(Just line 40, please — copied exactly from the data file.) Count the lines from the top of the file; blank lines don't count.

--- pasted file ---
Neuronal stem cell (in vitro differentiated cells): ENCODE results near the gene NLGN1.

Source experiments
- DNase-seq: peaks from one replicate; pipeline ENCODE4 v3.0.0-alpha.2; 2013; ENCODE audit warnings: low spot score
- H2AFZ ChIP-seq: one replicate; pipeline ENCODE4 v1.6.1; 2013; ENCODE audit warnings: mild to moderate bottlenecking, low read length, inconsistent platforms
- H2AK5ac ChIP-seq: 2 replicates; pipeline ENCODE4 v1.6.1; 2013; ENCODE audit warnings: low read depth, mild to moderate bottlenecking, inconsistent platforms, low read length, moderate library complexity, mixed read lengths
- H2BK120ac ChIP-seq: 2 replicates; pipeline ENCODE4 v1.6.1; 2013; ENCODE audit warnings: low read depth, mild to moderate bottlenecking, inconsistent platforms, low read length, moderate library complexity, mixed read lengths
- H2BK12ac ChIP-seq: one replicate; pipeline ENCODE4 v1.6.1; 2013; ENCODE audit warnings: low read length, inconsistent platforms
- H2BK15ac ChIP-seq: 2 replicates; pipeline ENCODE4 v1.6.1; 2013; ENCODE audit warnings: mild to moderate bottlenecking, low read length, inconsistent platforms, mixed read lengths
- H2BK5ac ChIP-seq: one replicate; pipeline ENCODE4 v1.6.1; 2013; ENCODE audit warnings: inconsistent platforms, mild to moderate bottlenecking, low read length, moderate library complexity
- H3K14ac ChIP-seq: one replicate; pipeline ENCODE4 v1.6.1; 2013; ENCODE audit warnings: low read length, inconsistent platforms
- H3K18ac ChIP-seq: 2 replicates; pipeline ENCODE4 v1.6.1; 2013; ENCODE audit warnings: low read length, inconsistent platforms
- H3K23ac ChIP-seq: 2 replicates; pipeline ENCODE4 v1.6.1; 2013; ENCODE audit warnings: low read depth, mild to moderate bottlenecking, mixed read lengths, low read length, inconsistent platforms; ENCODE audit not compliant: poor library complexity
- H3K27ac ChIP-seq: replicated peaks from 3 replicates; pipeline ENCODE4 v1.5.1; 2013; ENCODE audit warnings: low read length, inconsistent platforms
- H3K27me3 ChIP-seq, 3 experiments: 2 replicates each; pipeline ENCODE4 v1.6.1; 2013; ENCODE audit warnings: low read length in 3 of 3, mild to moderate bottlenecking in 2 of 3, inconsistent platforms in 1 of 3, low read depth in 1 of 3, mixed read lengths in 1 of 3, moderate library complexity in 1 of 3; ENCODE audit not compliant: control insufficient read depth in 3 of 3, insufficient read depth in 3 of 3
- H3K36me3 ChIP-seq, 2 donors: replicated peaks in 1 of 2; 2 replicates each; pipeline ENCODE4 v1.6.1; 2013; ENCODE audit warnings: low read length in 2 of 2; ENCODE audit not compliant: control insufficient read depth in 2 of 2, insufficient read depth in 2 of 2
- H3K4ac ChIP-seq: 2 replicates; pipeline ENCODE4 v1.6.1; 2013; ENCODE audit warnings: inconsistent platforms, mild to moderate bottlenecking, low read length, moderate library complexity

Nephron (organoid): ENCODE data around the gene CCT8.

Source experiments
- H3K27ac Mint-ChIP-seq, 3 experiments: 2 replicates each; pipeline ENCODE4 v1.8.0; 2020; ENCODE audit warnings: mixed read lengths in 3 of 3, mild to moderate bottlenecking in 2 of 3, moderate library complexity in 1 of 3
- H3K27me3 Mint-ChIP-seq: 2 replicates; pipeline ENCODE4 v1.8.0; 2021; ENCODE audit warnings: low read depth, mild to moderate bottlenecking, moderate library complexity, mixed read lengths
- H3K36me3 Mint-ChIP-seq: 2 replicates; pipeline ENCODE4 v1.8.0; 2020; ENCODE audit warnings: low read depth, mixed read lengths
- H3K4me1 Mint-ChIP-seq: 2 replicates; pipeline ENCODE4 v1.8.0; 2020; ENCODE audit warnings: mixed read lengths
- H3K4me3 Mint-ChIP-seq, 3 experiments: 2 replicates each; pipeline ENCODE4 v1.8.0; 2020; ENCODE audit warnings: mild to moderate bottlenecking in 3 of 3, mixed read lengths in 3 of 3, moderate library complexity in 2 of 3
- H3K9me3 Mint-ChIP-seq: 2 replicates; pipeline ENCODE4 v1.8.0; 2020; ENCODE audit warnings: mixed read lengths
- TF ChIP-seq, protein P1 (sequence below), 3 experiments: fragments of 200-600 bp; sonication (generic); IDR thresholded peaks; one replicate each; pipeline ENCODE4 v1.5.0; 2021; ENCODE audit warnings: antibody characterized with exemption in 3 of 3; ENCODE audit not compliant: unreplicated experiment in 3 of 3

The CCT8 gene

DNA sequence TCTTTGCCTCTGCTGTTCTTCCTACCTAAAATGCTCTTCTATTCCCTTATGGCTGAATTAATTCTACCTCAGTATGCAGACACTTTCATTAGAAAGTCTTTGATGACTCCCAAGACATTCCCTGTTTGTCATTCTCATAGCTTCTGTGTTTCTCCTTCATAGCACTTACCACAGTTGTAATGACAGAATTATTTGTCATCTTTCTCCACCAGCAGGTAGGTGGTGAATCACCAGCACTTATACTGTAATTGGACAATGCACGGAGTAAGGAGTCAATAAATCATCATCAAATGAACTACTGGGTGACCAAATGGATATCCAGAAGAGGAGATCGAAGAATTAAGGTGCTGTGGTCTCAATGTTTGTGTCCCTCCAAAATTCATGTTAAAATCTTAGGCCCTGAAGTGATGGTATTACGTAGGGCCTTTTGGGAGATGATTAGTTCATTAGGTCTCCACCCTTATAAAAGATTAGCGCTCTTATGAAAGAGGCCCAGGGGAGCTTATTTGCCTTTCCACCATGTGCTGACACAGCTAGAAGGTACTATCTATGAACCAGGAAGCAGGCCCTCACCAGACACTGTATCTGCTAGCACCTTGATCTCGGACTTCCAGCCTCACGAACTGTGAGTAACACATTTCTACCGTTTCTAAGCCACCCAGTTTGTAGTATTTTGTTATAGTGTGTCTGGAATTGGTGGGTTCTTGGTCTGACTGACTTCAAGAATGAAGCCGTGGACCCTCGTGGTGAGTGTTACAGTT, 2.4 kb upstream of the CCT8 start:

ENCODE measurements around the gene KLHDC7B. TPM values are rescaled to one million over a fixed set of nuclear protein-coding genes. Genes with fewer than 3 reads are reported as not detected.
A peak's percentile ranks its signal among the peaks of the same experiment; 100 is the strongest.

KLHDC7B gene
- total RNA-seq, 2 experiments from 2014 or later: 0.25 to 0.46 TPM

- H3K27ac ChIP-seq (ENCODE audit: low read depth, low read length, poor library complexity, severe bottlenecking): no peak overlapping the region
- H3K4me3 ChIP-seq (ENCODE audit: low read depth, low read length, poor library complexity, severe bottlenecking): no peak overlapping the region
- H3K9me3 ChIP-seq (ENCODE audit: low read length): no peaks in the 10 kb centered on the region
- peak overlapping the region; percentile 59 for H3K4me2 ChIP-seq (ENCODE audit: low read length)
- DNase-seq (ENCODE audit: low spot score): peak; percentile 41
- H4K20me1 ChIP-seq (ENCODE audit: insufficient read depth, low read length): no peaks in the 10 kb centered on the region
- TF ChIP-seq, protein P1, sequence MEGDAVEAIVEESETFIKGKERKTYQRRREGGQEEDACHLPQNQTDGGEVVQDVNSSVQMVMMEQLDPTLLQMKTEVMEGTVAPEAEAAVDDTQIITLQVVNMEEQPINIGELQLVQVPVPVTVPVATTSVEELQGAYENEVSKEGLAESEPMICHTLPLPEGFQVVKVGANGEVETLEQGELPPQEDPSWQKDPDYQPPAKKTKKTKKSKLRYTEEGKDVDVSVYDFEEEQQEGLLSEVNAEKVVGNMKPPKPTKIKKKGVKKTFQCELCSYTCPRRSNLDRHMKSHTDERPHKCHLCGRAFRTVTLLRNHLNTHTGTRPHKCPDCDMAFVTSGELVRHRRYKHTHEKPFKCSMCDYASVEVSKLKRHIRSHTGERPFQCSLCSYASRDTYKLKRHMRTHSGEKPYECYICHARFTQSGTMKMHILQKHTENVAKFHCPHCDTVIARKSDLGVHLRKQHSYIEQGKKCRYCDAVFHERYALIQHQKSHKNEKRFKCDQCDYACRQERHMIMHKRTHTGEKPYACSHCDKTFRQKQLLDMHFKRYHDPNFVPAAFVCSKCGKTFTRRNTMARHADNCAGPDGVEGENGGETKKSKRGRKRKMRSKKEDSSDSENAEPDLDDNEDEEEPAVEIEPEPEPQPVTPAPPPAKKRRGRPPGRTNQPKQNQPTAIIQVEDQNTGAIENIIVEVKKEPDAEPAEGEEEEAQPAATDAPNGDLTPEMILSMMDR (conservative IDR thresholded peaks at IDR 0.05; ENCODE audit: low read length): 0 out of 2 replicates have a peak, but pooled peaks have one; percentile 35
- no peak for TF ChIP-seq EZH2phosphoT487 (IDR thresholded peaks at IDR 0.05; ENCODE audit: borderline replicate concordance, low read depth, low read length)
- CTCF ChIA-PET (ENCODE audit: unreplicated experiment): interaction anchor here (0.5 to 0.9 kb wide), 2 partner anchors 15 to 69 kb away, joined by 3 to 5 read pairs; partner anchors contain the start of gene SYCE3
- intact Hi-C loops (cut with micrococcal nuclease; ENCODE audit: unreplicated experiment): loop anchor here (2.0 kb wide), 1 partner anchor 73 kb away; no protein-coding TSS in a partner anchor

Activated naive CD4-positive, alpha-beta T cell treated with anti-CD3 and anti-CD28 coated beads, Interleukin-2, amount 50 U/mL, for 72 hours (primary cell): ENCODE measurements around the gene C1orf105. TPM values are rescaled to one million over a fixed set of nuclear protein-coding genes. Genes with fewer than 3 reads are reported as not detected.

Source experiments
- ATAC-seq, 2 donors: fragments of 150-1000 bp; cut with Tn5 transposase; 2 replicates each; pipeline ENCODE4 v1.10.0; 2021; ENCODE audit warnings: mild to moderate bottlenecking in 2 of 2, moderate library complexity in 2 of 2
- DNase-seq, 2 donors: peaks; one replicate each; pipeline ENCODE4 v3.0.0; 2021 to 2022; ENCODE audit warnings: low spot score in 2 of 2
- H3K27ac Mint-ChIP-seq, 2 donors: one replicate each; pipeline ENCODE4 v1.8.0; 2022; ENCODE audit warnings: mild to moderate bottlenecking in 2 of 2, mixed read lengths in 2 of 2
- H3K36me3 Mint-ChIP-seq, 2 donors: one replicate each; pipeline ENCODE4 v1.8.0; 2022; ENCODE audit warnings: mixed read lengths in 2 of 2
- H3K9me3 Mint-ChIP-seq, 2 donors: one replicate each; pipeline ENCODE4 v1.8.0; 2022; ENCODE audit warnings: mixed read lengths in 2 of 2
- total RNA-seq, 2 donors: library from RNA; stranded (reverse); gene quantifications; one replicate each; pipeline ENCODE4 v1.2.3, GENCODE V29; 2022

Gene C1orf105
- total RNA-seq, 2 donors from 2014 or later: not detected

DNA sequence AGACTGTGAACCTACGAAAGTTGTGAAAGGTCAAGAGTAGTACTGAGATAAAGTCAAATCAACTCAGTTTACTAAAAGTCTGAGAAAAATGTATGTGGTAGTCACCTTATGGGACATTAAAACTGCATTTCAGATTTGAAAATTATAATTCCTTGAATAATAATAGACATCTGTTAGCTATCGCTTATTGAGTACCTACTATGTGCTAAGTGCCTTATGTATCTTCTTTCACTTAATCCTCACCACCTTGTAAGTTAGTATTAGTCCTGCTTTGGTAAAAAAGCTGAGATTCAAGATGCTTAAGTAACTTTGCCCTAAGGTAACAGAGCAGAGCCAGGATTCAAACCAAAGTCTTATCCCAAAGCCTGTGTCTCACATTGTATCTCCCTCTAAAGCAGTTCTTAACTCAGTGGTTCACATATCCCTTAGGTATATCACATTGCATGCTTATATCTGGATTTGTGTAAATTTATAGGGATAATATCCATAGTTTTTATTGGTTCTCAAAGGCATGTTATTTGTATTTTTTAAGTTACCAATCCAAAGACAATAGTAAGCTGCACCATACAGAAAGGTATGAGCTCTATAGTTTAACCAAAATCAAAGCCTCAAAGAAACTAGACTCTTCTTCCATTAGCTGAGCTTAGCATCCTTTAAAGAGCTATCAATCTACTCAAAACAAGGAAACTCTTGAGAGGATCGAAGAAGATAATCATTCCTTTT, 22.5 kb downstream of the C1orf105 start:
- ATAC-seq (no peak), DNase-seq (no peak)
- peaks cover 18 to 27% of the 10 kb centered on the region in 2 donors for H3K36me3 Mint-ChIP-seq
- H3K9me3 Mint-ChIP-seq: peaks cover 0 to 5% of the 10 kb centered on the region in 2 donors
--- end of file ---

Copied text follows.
- CTCF ChIA-PET (ENCODE audit: unreplicated experiment): interaction anchor here (0.5 to 0.9 kb wide), 2 partner anchors 15 to 69 kb away, joined by 3 to 5 read pairs; partner anchors contain the start of gene SYCE3